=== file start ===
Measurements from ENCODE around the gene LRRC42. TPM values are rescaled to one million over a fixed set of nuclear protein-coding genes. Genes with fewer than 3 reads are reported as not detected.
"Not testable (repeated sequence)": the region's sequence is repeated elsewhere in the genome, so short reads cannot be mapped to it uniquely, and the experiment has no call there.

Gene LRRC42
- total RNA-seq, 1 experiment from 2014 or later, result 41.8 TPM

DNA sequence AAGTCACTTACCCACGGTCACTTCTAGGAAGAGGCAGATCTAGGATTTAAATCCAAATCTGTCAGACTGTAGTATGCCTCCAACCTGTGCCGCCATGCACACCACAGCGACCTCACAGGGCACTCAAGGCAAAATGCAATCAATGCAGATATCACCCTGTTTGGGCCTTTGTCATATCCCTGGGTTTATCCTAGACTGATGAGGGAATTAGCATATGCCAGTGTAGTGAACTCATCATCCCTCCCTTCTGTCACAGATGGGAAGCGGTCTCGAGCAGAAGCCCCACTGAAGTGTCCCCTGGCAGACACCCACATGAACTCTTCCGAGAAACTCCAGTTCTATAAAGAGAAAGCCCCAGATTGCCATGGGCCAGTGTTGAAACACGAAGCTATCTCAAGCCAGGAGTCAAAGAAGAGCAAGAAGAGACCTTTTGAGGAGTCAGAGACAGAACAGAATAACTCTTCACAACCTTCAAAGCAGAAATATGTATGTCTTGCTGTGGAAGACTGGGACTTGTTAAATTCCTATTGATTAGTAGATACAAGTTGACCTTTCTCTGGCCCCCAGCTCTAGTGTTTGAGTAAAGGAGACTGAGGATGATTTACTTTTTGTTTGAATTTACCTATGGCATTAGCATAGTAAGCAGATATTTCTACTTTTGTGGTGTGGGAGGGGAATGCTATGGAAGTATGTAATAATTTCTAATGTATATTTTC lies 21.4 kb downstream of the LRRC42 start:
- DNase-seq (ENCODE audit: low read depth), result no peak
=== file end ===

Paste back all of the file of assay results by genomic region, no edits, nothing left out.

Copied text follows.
Measurements from ENCODE around the gene LRRC42. TPM values are rescaled to one million over a fixed set of nuclear protein-coding genes. Genes with fewer than 3 reads are reported as not detected.
"Not testable (repeated sequence)": the region's sequence is repeated elsewhere in the genome, so short reads cannot be mapped to it uniquely, and the experiment has no call there.

Gene LRRC42
- total RNA-seq, 1 experiment from 2014 or later, result 41.8 TPM

DNA sequence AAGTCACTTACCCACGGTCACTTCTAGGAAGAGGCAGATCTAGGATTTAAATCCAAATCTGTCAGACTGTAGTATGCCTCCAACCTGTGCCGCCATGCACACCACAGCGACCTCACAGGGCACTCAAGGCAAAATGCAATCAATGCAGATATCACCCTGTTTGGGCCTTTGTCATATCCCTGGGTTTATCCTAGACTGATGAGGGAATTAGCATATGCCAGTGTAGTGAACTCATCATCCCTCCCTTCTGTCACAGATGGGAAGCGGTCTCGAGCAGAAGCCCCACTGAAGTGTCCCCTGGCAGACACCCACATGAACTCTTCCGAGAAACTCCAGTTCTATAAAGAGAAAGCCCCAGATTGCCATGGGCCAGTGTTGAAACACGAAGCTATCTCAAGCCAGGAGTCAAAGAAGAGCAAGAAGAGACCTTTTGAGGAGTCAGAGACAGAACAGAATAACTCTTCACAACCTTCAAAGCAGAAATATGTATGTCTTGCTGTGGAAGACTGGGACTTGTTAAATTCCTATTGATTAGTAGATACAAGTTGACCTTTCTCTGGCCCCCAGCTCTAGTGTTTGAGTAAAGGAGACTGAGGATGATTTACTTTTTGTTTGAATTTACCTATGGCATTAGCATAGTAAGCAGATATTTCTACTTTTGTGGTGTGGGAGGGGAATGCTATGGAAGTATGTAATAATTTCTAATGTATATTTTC lies 21.4 kb downstream of the LRRC42 start:
- DNase-seq (ENCODE audit: low read depth), result no peak